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Aneta Piekut, Sheffield Methods Institute, University of Sheffield: Integrating reproducibility into the curriculum of an undergraduate social sciences degree
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Jason Hattrick,-Simpers, University of Toronto: Towards Trust and Reproducibility in Materials AI
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Aya Mitani, University of Toronto: Reproducible, reliable, replicable? In-class exercise using peer-reviewed studies
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Shannon Ellis, UC San Diego: Structuring & Managing Group Projects in Large-Enrollment Undergraduate Data Science Courses
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Maria Tackett, Duke University: Knit, Commit, and Push: Teaching version control in undergraduate statistics courses
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Lars Vilhuber, Cornell University: Teaching for large-scale Reproducibility Verification
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Michael Geuenich, Lunenfeld Tanenbaum Research Institute and University of Toronto: With great data come great pipelines: creating flexible standardized pipelines for common biomedical analysis tasks using Snakemake
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Paraskevi Massara, University of Toronto: MOSS4Research: A maturity model to evaluate and improve reproducibility in research projects
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Chris Kenny, Harvard University: Reproducible Redistricting
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Dewi Amaliah, Monash University: Reproducible Practice in Taming the Wild Data

Friday, 25 February 2022

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Marco Prado, University of Western Ontario: Reproducibility for Behavior Experiments in Basic Science
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David Grubbs and Lara Spieker, CRC Press: On book publishing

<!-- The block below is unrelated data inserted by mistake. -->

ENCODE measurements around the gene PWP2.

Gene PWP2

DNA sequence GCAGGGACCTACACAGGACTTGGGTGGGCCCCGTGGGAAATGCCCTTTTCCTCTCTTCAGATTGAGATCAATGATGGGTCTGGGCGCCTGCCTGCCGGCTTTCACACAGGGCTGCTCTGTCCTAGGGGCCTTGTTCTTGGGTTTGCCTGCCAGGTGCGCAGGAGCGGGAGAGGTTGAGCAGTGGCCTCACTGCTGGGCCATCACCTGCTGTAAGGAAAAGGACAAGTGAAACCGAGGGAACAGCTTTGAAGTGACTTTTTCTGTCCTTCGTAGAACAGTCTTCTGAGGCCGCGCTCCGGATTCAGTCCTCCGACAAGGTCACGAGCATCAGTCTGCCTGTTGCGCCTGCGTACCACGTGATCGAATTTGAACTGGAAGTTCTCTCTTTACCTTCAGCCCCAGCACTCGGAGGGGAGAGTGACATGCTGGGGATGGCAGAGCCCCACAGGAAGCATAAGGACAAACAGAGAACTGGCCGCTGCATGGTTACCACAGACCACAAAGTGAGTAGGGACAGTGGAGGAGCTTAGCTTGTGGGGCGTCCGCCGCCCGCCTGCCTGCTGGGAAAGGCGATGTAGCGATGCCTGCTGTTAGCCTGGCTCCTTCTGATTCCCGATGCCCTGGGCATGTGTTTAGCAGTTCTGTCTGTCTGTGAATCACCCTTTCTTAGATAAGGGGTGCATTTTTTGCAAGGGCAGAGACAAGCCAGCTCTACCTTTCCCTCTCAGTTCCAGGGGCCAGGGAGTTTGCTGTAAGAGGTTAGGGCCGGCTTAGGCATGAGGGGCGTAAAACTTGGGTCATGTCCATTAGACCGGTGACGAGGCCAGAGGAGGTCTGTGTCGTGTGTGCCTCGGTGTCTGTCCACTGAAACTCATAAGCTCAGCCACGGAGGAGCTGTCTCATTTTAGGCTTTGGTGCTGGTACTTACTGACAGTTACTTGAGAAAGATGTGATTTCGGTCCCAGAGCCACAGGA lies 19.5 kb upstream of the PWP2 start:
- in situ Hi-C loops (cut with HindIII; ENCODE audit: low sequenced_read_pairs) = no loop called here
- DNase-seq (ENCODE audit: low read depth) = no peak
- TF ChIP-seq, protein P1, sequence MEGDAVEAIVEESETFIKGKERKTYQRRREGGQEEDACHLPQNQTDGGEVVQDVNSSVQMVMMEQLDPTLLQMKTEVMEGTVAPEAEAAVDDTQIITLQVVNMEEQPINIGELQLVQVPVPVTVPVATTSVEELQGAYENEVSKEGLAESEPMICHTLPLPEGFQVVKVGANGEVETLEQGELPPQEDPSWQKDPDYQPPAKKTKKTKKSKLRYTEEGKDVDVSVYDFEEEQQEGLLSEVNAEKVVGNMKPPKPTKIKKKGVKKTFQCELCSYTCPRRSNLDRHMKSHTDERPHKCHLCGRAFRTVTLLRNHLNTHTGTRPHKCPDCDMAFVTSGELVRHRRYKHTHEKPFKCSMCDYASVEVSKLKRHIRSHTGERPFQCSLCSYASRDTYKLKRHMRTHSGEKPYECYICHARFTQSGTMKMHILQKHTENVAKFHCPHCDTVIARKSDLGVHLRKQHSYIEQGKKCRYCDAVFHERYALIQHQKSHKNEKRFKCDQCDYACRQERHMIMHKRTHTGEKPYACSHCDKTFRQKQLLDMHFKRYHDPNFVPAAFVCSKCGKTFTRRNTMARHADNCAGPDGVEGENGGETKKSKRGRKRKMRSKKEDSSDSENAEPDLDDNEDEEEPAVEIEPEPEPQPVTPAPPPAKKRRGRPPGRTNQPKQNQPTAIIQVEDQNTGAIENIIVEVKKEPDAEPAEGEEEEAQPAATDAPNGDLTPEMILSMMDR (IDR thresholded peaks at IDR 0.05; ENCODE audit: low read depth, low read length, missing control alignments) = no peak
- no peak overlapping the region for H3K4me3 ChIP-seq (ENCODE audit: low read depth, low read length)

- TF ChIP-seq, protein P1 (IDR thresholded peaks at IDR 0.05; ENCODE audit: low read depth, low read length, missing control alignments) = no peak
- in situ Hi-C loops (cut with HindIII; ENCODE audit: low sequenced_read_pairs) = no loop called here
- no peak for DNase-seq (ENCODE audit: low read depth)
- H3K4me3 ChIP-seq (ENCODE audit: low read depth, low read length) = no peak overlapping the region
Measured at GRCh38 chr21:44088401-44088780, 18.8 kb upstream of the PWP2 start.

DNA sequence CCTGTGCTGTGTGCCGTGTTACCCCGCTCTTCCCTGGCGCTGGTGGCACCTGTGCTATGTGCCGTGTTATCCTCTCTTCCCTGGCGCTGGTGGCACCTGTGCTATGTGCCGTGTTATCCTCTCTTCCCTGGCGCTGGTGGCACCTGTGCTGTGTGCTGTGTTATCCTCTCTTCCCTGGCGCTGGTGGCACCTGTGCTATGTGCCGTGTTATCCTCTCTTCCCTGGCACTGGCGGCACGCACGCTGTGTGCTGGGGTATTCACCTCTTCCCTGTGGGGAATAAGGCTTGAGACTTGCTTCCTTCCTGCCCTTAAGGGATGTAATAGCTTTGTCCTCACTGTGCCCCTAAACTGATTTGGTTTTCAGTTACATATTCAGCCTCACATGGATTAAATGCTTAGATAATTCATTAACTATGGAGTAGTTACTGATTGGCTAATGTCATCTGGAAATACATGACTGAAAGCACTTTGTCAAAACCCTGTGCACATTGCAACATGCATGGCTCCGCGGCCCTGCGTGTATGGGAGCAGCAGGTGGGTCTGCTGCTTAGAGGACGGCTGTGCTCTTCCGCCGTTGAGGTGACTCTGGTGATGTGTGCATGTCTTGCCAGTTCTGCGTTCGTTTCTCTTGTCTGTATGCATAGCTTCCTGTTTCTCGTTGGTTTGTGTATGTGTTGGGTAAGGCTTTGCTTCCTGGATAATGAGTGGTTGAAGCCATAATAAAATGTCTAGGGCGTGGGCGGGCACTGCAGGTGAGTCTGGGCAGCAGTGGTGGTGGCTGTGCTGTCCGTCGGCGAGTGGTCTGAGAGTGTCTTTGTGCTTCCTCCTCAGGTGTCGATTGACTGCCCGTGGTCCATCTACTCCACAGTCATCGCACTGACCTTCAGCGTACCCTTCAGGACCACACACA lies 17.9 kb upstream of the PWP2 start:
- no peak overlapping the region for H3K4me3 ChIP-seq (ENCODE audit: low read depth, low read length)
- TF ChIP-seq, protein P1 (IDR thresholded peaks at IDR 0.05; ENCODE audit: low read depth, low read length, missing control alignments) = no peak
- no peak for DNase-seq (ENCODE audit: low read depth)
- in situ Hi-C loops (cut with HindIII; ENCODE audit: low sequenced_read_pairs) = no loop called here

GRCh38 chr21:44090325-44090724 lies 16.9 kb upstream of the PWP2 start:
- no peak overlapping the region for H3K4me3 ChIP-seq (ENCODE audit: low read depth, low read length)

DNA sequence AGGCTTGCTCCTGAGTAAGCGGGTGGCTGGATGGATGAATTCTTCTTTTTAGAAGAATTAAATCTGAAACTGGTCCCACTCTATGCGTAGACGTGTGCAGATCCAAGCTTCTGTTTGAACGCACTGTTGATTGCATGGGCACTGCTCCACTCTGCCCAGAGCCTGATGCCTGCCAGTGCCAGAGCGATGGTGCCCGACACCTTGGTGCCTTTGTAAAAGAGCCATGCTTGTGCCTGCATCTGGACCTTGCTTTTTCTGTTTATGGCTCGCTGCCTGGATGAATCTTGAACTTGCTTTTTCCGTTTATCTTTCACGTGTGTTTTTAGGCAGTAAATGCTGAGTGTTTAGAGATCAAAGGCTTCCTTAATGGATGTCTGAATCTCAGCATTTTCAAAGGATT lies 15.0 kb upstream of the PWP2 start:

David Grubbs and Lara Spieker, CRC Press: On book publishing
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Joelle Pineau, McGill University & Meta (Facebook) AI Research: Improving Reproducibility in Machine Learning Research
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Debbie Yuster, Ramapo College of New Jersey: Infusing Reproducibility into Introductory Data Science
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Colin Rundel, Duke University: Teaching Statistical computing with Git and GitHub
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Mine Çetinkaya,-Rundel, Duke University and RStudio: Reproducible authoring with Quarto
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Erin Heerey, Western University: The Experimenter in the Room
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John McLevey, University of Waterloo: Reproducibility and Principled Data Processing in Python
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Kevin Wilson, Brown University and Jake Bowers, University of Illinois at Urbana-Champaign: Six Tips for Reproducible Field Experiments
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Abel Brodeur, University of Ottawa: Introducing the Institute for Replication
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Allison Koenecke, Cornell University and Microsoft Research: Reproducible Retrospective Analysis
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Michael Hoffman, University Health Network and University of Toronto Reproducibility standards for machine learning in the life sciences

The event is finished.

Local Time

  • Timezone: America/New_York
  • Date: Feb 23 - 25 2022
  • Time: 9:00 am - 6:00 pm

Location

Zoom
Online

Labels

DS & Reproducibility